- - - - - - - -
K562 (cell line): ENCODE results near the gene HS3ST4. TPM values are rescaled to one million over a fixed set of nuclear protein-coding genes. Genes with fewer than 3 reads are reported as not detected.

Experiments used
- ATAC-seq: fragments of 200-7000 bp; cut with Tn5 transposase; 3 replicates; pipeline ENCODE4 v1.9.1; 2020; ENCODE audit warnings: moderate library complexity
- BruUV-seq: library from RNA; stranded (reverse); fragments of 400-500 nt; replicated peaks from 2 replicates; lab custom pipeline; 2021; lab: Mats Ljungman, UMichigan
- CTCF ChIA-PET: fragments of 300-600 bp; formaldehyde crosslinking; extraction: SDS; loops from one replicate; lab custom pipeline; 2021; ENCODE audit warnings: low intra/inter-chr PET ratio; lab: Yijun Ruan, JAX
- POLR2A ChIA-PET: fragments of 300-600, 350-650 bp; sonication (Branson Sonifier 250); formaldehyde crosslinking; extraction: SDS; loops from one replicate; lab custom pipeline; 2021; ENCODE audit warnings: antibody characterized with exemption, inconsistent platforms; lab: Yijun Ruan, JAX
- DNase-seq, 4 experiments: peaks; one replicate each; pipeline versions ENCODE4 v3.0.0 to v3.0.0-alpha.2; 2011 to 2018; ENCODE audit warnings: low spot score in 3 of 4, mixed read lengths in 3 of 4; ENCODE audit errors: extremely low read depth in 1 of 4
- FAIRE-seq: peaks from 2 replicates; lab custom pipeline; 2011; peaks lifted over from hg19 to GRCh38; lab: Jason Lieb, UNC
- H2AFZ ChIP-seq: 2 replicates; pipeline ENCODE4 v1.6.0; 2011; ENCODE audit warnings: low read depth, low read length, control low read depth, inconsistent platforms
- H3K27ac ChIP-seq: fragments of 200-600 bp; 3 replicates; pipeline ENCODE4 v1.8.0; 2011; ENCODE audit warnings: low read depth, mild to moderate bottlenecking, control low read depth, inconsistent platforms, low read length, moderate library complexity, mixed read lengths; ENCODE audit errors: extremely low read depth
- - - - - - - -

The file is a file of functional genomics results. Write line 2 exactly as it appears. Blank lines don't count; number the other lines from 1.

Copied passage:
Experiments used